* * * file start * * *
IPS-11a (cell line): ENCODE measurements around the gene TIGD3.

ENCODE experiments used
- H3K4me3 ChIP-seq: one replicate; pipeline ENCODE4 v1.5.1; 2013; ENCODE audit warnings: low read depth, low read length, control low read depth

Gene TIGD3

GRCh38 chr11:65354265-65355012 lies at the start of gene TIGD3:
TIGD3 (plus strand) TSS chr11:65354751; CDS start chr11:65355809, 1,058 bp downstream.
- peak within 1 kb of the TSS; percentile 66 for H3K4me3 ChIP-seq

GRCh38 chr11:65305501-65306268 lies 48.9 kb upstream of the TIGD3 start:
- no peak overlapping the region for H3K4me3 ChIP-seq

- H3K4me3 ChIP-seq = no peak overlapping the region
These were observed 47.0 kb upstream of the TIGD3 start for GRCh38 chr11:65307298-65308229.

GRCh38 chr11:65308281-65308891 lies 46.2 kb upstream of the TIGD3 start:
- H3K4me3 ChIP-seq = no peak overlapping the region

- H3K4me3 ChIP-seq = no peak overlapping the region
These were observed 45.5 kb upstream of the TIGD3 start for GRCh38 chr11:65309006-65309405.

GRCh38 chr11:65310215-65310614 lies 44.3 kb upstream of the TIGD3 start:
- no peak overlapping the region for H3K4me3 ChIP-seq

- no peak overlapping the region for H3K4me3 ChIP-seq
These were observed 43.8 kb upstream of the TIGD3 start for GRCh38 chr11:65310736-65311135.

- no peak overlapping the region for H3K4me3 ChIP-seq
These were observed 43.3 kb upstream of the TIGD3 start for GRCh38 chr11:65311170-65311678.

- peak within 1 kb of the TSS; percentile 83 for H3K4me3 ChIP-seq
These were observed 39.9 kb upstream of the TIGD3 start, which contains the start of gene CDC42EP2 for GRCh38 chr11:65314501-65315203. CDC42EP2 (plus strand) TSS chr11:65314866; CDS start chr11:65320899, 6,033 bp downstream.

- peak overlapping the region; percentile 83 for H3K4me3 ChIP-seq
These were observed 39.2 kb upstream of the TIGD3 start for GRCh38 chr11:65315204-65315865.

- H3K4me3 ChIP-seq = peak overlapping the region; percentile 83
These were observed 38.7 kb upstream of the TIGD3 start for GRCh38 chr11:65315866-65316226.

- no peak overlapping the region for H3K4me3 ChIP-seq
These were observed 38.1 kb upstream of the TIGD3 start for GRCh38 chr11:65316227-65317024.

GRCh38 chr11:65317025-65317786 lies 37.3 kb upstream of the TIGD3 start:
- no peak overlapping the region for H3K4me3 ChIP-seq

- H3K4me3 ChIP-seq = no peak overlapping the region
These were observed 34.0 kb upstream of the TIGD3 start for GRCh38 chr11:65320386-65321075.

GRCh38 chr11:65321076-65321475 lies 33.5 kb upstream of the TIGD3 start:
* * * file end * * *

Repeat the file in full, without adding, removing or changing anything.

IPS-11a (cell line): ENCODE measurements around the gene TIGD3.

ENCODE experiments used
- H3K4me3 ChIP-seq: one replicate; pipeline ENCODE4 v1.5.1; 2013; ENCODE audit warnings: low read depth, low read length, control low read depth

Gene TIGD3

GRCh38 chr11:65354265-65355012 lies at the start of gene TIGD3:
TIGD3 (plus strand) TSS chr11:65354751; CDS start chr11:65355809, 1,058 bp downstream.
- peak within 1 kb of the TSS; percentile 66 for H3K4me3 ChIP-seq

GRCh38 chr11:65305501-65306268 lies 48.9 kb upstream of the TIGD3 start:
- no peak overlapping the region for H3K4me3 ChIP-seq

- H3K4me3 ChIP-seq = no peak overlapping the region
These were observed 47.0 kb upstream of the TIGD3 start for GRCh38 chr11:65307298-65308229.

GRCh38 chr11:65308281-65308891 lies 46.2 kb upstream of the TIGD3 start:
- H3K4me3 ChIP-seq = no peak overlapping the region

- H3K4me3 ChIP-seq = no peak overlapping the region
These were observed 45.5 kb upstream of the TIGD3 start for GRCh38 chr11:65309006-65309405.

GRCh38 chr11:65310215-65310614 lies 44.3 kb upstream of the TIGD3 start:
- no peak overlapping the region for H3K4me3 ChIP-seq

- no peak overlapping the region for H3K4me3 ChIP-seq
These were observed 43.8 kb upstream of the TIGD3 start for GRCh38 chr11:65310736-65311135.

- no peak overlapping the region for H3K4me3 ChIP-seq
These were observed 43.3 kb upstream of the TIGD3 start for GRCh38 chr11:65311170-65311678.

- peak within 1 kb of the TSS; percentile 83 for H3K4me3 ChIP-seq
These were observed 39.9 kb upstream of the TIGD3 start, which contains the start of gene CDC42EP2 for GRCh38 chr11:65314501-65315203. CDC42EP2 (plus strand) TSS chr11:65314866; CDS start chr11:65320899, 6,033 bp downstream.

- peak overlapping the region; percentile 83 for H3K4me3 ChIP-seq
These were observed 39.2 kb upstream of the TIGD3 start for GRCh38 chr11:65315204-65315865.

- H3K4me3 ChIP-seq = peak overlapping the region; percentile 83
These were observed 38.7 kb upstream of the TIGD3 start for GRCh38 chr11:65315866-65316226.

- no peak overlapping the region for H3K4me3 ChIP-seq
These were observed 38.1 kb upstream of the TIGD3 start for GRCh38 chr11:65316227-65317024.

GRCh38 chr11:65317025-65317786 lies 37.3 kb upstream of the TIGD3 start:
- no peak overlapping the region for H3K4me3 ChIP-seq

- H3K4me3 ChIP-seq = no peak overlapping the region
These were observed 34.0 kb upstream of the TIGD3 start for GRCh38 chr11:65320386-65321075.

GRCh38 chr11:65321076-65321475 lies 33.5 kb upstream of the TIGD3 start: